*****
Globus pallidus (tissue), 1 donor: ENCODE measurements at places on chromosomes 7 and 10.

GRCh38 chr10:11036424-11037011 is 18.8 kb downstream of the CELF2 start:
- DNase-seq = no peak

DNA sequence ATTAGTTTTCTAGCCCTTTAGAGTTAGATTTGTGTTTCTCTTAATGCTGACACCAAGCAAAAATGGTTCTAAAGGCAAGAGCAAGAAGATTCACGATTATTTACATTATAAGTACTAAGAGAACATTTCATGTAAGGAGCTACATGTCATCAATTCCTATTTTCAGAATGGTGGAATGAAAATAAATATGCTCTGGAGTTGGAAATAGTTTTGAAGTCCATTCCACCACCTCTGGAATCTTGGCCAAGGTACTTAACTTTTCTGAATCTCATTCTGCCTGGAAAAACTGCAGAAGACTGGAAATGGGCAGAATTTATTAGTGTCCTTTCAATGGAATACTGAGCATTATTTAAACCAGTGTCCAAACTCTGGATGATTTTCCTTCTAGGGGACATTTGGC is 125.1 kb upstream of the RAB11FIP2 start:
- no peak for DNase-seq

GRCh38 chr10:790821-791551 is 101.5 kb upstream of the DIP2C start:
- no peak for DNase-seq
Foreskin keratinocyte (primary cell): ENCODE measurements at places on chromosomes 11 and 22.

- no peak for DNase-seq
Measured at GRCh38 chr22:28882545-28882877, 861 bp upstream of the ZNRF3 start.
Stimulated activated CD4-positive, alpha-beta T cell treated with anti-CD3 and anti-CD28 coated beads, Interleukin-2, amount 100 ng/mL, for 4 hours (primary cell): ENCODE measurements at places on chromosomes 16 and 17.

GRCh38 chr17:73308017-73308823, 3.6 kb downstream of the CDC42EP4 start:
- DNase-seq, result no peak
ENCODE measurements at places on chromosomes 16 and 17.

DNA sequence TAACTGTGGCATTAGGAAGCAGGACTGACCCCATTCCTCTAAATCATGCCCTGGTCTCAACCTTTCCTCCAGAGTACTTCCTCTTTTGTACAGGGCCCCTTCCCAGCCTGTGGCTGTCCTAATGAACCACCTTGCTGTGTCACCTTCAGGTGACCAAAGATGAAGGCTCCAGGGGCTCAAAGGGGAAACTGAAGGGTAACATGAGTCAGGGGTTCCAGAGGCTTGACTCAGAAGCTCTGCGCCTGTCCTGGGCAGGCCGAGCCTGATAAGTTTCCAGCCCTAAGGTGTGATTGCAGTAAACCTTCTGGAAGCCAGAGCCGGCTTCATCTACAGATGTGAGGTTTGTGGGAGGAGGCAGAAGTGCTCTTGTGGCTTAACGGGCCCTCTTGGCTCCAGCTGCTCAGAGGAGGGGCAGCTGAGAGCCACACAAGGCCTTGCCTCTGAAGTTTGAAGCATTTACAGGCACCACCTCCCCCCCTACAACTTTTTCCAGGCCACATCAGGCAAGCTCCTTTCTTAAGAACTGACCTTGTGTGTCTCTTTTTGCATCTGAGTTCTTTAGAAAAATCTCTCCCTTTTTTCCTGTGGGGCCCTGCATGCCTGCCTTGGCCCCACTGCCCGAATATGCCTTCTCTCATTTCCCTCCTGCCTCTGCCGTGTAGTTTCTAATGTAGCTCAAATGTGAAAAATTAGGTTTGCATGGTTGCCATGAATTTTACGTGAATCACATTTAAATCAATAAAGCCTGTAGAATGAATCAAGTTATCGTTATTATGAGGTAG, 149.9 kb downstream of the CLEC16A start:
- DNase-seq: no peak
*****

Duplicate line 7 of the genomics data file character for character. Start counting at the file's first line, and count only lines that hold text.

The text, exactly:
- no peak for DNase-seq